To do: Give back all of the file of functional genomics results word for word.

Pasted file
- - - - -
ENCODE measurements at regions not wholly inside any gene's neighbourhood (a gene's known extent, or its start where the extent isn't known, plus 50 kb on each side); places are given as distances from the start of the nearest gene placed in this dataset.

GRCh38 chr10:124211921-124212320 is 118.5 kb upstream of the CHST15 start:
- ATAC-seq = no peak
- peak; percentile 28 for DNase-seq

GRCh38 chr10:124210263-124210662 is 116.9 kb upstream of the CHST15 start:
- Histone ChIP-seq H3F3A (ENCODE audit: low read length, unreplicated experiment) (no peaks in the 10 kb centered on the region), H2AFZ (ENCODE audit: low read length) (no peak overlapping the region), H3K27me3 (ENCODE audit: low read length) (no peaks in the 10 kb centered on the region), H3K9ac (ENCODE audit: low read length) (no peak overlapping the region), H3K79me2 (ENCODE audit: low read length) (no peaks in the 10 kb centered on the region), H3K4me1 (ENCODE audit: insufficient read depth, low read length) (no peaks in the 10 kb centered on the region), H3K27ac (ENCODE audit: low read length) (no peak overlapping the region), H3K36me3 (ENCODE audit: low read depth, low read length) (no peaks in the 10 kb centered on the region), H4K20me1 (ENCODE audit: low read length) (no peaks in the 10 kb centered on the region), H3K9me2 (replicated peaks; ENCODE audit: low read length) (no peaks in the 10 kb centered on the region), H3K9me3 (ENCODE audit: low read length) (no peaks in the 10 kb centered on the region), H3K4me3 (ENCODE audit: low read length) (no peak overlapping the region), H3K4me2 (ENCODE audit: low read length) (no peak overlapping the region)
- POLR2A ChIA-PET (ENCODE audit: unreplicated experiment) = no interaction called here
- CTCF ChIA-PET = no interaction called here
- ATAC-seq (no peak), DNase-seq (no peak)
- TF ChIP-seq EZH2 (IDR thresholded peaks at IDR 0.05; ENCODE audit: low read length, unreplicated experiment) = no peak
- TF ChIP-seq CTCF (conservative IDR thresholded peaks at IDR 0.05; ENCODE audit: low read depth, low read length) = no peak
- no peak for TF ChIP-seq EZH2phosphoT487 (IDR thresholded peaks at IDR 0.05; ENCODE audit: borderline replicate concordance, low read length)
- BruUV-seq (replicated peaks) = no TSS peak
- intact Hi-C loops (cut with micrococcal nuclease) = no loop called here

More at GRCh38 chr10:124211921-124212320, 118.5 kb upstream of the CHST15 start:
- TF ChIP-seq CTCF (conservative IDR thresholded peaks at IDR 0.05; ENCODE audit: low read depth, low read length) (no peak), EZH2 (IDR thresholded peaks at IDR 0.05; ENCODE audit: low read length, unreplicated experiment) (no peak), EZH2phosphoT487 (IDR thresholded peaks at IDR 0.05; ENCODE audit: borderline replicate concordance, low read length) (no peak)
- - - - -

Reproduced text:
ENCODE measurements at regions not wholly inside any gene's neighbourhood (a gene's known extent, or its start where the extent isn't known, plus 50 kb on each side); places are given as distances from the start of the nearest gene placed in this dataset.

GRCh38 chr10:124211921-124212320 is 118.5 kb upstream of the CHST15 start:
- ATAC-seq = no peak
- peak; percentile 28 for DNase-seq

GRCh38 chr10:124210263-124210662 is 116.9 kb upstream of the CHST15 start:
- Histone ChIP-seq H3F3A (ENCODE audit: low read length, unreplicated experiment) (no peaks in the 10 kb centered on the region), H2AFZ (ENCODE audit: low read length) (no peak overlapping the region), H3K27me3 (ENCODE audit: low read length) (no peaks in the 10 kb centered on the region), H3K9ac (ENCODE audit: low read length) (no peak overlapping the region), H3K79me2 (ENCODE audit: low read length) (no peaks in the 10 kb centered on the region), H3K4me1 (ENCODE audit: insufficient read depth, low read length) (no peaks in the 10 kb centered on the region), H3K27ac (ENCODE audit: low read length) (no peak overlapping the region), H3K36me3 (ENCODE audit: low read depth, low read length) (no peaks in the 10 kb centered on the region), H4K20me1 (ENCODE audit: low read length) (no peaks in the 10 kb centered on the region), H3K9me2 (replicated peaks; ENCODE audit: low read length) (no peaks in the 10 kb centered on the region), H3K9me3 (ENCODE audit: low read length) (no peaks in the 10 kb centered on the region), H3K4me3 (ENCODE audit: low read length) (no peak overlapping the region), H3K4me2 (ENCODE audit: low read length) (no peak overlapping the region)
- POLR2A ChIA-PET (ENCODE audit: unreplicated experiment) = no interaction called here
- CTCF ChIA-PET = no interaction called here
- ATAC-seq (no peak), DNase-seq (no peak)
- TF ChIP-seq EZH2 (IDR thresholded peaks at IDR 0.05; ENCODE audit: low read length, unreplicated experiment) = no peak
- TF ChIP-seq CTCF (conservative IDR thresholded peaks at IDR 0.05; ENCODE audit: low read depth, low read length) = no peak
- no peak for TF ChIP-seq EZH2phosphoT487 (IDR thresholded peaks at IDR 0.05; ENCODE audit: borderline replicate concordance, low read length)
- BruUV-seq (replicated peaks) = no TSS peak
- intact Hi-C loops (cut with micrococcal nuclease) = no loop called here

More at GRCh38 chr10:124211921-124212320, 118.5 kb upstream of the CHST15 start:
- TF ChIP-seq CTCF (conservative IDR thresholded peaks at IDR 0.05; ENCODE audit: low read depth, low read length) (no peak), EZH2 (IDR thresholded peaks at IDR 0.05; ENCODE audit: low read length, unreplicated experiment) (no peak), EZH2phosphoT487 (IDR thresholded peaks at IDR 0.05; ENCODE audit: borderline replicate concordance, low read length) (no peak)